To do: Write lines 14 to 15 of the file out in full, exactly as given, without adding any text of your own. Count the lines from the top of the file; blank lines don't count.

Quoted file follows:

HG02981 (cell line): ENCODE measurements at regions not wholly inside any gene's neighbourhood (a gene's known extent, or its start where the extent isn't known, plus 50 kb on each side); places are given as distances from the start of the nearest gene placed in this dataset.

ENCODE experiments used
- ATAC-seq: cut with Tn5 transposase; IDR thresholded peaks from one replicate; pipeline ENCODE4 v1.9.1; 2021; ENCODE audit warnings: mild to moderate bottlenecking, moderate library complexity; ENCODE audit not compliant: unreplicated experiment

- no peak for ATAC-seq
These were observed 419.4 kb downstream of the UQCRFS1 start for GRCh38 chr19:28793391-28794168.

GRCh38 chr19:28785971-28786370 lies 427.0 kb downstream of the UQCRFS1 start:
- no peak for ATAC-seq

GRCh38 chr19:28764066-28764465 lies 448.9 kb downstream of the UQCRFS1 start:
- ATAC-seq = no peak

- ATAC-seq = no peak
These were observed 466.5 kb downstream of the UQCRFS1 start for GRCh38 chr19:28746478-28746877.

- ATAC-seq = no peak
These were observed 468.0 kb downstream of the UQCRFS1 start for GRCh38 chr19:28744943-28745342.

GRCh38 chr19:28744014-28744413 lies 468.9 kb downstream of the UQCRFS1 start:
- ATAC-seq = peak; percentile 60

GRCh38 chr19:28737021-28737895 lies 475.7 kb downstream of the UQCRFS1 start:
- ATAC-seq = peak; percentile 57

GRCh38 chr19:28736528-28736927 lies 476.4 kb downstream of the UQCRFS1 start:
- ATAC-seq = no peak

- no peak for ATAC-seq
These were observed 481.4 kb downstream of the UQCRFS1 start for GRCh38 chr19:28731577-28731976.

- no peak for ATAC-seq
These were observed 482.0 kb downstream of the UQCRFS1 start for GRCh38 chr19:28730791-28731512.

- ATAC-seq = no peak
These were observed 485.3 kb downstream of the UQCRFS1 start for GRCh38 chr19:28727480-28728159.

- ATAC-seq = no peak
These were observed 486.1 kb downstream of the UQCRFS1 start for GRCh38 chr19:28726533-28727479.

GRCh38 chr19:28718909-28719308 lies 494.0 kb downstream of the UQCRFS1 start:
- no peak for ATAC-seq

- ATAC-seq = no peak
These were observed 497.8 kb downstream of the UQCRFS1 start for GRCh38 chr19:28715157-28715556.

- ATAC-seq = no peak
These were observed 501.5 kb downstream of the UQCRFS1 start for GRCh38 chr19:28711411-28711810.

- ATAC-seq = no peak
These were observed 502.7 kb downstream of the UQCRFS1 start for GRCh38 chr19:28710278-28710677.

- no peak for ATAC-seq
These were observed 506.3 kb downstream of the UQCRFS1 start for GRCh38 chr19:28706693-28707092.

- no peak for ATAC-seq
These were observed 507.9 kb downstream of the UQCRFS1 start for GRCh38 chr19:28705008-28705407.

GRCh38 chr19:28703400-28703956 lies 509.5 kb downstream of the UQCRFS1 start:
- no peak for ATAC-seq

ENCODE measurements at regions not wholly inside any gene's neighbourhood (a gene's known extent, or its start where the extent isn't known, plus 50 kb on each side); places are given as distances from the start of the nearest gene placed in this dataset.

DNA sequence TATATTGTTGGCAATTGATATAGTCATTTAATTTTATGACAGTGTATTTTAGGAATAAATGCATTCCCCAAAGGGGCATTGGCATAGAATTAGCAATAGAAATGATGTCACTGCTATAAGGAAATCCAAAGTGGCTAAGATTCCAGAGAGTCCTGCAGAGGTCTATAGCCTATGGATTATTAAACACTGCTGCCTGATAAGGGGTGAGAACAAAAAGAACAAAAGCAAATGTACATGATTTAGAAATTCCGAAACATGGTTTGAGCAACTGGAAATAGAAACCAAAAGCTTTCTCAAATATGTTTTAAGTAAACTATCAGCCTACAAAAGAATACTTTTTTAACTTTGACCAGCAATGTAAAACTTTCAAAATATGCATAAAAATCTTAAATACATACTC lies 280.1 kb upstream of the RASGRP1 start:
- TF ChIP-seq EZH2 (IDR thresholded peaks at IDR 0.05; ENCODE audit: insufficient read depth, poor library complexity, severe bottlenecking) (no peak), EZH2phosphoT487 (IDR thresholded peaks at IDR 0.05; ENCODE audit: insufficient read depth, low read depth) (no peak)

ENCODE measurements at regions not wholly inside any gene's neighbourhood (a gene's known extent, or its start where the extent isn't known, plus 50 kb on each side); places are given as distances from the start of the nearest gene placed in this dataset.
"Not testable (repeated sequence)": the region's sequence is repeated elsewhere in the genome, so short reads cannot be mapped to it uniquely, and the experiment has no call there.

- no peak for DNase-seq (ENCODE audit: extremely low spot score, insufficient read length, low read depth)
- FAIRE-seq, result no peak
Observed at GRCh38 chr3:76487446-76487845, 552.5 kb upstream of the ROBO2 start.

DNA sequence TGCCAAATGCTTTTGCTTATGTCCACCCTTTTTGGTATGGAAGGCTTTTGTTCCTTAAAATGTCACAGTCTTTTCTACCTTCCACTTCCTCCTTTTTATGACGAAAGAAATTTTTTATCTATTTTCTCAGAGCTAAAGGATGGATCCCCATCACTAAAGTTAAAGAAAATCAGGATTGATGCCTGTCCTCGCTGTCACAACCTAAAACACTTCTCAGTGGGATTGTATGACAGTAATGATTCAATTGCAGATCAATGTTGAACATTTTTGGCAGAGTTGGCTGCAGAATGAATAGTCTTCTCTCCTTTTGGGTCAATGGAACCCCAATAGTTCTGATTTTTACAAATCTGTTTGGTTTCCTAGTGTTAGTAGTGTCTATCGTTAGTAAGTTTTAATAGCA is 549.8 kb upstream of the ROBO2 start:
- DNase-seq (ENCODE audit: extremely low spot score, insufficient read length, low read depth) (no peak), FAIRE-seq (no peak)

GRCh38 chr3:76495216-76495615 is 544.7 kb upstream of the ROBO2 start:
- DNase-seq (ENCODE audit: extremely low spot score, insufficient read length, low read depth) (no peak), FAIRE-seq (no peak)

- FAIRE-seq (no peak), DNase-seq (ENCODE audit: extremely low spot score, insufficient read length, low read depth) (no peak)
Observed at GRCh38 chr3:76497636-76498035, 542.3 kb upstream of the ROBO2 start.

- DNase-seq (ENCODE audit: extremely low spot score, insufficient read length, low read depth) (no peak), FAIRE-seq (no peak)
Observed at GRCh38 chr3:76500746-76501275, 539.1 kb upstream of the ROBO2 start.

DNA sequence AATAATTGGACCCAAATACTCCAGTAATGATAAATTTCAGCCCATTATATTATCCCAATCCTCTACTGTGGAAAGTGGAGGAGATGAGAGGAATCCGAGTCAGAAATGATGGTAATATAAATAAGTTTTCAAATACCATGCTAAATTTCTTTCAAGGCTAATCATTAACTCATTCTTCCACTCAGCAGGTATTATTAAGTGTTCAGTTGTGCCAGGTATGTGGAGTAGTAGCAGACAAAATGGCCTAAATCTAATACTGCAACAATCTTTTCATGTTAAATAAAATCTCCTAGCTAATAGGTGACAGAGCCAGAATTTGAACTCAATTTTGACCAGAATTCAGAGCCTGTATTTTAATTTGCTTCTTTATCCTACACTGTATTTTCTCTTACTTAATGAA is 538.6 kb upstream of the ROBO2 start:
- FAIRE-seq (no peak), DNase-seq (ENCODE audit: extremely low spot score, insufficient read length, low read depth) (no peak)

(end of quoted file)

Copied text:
GRCh38 chr19:28744014-28744413 lies 468.9 kb downstream of the UQCRFS1 start:
- ATAC-seq = peak; percentile 60